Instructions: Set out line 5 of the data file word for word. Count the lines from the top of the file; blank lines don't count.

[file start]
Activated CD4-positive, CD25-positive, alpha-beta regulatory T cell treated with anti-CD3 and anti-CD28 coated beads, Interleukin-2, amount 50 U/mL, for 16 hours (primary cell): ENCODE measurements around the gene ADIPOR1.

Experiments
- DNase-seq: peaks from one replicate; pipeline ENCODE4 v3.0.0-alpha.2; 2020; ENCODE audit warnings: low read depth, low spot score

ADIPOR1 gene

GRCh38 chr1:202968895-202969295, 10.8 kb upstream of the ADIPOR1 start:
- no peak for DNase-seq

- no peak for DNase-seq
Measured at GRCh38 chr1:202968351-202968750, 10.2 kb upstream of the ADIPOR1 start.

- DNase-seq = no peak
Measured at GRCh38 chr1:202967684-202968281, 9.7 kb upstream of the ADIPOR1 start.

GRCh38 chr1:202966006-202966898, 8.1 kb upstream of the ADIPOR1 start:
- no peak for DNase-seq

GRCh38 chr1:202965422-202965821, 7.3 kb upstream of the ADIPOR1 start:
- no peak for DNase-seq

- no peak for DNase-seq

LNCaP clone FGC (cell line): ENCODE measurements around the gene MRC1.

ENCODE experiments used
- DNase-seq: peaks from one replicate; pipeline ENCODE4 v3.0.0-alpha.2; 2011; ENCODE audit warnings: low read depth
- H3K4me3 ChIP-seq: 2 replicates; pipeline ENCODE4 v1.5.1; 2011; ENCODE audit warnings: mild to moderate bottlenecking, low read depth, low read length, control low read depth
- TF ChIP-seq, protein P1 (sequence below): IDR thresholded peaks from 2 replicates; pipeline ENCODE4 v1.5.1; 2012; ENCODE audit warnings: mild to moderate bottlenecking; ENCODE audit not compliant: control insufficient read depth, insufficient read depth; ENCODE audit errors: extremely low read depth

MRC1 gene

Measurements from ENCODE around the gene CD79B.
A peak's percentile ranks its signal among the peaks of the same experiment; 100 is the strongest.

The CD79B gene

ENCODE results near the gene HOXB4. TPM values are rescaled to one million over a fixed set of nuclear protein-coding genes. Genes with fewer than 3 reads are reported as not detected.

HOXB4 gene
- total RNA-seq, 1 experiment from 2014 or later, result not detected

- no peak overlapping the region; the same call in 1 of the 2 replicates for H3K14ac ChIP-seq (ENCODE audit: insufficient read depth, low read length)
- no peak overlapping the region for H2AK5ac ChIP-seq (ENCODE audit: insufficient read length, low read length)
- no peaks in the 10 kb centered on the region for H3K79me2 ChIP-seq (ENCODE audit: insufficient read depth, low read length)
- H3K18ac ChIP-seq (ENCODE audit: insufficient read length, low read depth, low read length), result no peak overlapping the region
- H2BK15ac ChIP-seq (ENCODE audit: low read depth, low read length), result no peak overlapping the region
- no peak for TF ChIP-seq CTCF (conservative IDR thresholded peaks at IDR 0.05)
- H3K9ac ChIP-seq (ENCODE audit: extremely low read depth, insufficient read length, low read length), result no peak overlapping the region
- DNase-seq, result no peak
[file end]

GRCh38 chr1:202968895-202969295, 10.8 kb upstream of the ADIPOR1 start: